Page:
Josh-Douglas,-vice-president-of-product-management,-threat-intelligence-at-Mimecast-techxmedia

Mimecast reveals threat actors more driven by money than Intelligence or IP

Cybersecurity Technology
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Mimecast Limited launched the Threat Intelligence Report: Black Hat U.S.A. Edition 2020. The report provides a technical analysis of United States targeted attacks that attempted to infiltrate the security environment of Mimecast customers. Two main trends ran throughout the analysis: the desire for attacker’s monetary gain and continued reliance on COVID-19-related campaigns, especially within certain vertical industries. One of the most significant observations was that threat actors are launching opportunistic and malware-based campaigns across multiple verticals at volumes at an alarming rate. The report also forecasts what types of attacks will likely spike in the next six months and offers recommendations on how to help organizations become more secure and resilient.

The majority of attacks seen by the Mimecast Threat Center during this period were simple, high volume forms of attacks, such as spam and phishing that is likely a reflection of the ease of access to tools and kits available online. As the attacks progressed, exploits evolved to more potent forms of malware and ransomware with the attacker’s goal appearing to be monetary gain.

In addition, malware-centric campaigns have been a fixture of 2020 and have become increasingly sophisticated. 42 significant campaigns were identified during the six-month period that the report covers. The campaigns showed a significant uptick in the use of short-lived, high volume, targeted and hybridized attacks against many sectors of the U.S. economy. Mimecast researchers believe it is highly likely a consequence of threat actors targeting industries that remained opened during the ‘stay at home’ period in the U.S., as well as those essential to the nation’s recovery from the current pandemic. Interestingly, the media and publishing sectors suffered high volumes of impersonation attacks, potentially as a vehicle for cybercriminals to spread disinformation across the U.S.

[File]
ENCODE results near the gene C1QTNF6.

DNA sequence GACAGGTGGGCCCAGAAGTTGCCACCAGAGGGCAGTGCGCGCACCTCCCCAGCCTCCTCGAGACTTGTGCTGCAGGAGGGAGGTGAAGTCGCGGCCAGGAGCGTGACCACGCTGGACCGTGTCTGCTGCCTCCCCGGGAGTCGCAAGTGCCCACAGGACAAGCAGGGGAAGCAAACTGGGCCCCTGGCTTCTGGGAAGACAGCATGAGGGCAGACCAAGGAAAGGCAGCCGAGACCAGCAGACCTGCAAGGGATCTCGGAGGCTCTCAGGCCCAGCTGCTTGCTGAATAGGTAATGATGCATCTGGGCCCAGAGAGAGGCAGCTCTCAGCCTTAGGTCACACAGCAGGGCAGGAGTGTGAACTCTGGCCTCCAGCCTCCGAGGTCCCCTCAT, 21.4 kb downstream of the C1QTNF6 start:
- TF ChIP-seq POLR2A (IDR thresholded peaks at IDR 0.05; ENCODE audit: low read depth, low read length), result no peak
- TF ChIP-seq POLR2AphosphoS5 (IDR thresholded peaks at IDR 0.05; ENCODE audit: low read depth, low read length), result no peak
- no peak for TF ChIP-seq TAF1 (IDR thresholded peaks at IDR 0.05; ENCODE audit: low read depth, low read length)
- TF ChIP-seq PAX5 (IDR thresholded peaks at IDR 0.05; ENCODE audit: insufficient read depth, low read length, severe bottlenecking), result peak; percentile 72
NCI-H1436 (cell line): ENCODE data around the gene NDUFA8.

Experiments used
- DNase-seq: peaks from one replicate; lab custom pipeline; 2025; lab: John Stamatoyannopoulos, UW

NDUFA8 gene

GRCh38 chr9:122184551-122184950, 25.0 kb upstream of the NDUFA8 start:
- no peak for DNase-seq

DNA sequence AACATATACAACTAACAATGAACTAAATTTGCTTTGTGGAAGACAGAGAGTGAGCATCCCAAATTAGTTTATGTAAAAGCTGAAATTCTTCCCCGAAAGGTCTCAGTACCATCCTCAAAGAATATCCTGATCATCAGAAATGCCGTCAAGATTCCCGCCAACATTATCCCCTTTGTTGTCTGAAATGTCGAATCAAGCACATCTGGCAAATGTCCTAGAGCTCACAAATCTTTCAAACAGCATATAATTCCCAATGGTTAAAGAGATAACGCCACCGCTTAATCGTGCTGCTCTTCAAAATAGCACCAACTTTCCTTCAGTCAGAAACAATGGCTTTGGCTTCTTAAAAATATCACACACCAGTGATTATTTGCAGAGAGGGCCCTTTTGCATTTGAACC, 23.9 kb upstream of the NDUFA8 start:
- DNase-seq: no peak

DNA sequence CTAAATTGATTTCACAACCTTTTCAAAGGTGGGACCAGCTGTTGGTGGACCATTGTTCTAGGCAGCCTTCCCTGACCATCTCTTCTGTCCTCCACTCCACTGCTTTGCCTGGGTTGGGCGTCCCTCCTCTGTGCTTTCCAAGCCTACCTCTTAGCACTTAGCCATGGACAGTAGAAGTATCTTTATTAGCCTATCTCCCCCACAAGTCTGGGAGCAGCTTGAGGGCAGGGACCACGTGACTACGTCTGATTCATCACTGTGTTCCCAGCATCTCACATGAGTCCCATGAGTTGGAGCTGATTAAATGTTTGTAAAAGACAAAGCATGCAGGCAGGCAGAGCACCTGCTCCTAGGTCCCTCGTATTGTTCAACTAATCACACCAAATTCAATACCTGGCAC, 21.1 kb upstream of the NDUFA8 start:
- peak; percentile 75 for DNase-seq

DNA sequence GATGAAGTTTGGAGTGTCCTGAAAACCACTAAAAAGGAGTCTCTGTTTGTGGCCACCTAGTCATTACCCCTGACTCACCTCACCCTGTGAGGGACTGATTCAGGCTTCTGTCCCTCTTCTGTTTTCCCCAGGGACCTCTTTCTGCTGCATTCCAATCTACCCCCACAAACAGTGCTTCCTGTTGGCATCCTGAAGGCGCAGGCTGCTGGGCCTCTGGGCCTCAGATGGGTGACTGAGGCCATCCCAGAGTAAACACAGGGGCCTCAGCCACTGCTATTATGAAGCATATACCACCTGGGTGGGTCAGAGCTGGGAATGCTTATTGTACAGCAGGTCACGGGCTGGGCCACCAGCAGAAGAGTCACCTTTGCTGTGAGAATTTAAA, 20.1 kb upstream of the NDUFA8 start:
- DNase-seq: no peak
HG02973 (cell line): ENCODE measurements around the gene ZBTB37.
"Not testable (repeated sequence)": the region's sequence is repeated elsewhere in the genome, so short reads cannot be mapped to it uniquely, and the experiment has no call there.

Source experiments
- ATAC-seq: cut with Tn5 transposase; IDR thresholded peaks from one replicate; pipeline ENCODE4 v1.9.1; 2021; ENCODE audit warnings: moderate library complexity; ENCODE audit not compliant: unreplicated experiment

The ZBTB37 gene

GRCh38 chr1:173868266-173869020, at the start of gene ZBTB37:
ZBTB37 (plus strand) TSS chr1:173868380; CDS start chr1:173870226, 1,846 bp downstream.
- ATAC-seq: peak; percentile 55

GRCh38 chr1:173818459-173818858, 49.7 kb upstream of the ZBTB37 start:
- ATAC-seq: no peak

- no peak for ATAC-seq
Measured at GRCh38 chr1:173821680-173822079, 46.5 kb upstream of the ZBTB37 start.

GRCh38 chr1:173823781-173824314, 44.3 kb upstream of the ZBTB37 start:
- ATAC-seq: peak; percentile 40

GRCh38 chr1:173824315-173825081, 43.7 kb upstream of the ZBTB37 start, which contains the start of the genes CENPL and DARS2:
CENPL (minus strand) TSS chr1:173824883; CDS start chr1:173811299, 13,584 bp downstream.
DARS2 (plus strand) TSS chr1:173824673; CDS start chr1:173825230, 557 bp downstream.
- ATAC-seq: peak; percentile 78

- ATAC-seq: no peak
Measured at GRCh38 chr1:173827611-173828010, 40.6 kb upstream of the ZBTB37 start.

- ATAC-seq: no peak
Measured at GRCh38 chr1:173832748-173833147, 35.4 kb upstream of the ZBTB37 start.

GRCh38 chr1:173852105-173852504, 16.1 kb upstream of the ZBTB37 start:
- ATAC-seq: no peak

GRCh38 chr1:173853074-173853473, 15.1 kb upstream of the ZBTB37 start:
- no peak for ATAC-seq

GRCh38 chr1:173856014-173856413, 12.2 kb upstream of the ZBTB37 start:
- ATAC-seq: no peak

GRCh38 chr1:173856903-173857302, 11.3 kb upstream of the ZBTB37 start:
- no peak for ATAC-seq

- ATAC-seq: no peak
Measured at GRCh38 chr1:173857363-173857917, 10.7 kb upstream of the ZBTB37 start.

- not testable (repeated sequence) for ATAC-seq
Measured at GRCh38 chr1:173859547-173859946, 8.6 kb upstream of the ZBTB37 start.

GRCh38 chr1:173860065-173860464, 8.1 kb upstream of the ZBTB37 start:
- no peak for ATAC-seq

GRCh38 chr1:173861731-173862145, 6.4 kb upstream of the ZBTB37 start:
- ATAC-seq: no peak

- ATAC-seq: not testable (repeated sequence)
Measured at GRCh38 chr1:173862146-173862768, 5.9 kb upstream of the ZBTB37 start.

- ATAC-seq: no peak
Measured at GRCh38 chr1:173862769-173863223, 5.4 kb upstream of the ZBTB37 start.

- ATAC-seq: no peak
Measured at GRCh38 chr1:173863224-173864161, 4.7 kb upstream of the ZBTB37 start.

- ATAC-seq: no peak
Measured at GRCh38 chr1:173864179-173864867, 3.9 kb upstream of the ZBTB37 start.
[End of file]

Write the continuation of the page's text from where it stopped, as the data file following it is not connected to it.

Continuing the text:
A Sign of the Times

“If one thing is for certain, the pandemic we’re living in today has caused significant challenges. We’ve continued to see threat actors tap into the vulnerabilities of humans and launch campaign after campaign with a COVID-19 hook, in attempt to get users to click harmful links or open malicious files,” said Josh Douglas, vice president of product management, threat intelligence at Mimecast. “The ultimate goal of Mimecast’s Threat Intelligence reports are to help organizations better understand today’s threat landscape, so they can prepare for tomorrow’s threats and make better informed decisions to improve their cybersecurity and resilience.”  

Cyberattacks_Money---inside-Mimecast-techxmedia

Key findings within Mimecast Threat Intelligence Report: Black Hat U.S.A Edition include:

  • Threat actors go where the money flows. The attacks from January-June 2020 incorporated a vast array of threats, including Azorult, Barys, Cryxos, Emotet, Hawkeye, Lokibot, Nanocore, Nemucod, Netwired, Remcos, Strictor, and ZLoader, and involved a combination of mass generic Trojan delivery with phishing campaigns with the goal of monetary gain.
  • Industries that remained opened during the pandemic where the hardest hit. The top sectors for attacks in the U.S. were: manufacturing, retail/wholesale, finance and insurance. In addition, the media and publishing sector suffered high volumes of impersonation attacks (48.4 million detections), potentially was a vehicle to spread disinformation across the U.S.
  • Organizations are at a higher risk of being attacked by ransomware. Researchers found that it is highly likely that U.S. businesses are at risk of ransomware attacks, due to threat actors’ efforts towards the high volume, opportunistic attack of multiple verticals. The circumstances of the pandemic make organizations more vulnerable to ransomware, so it will likely remain a significant threat for the second half of 2020.
  • Impersonation attacks continue to accelerate. The volume of sender impersonation attacks increased by 24% between January and June to nearly 46 million per month.  

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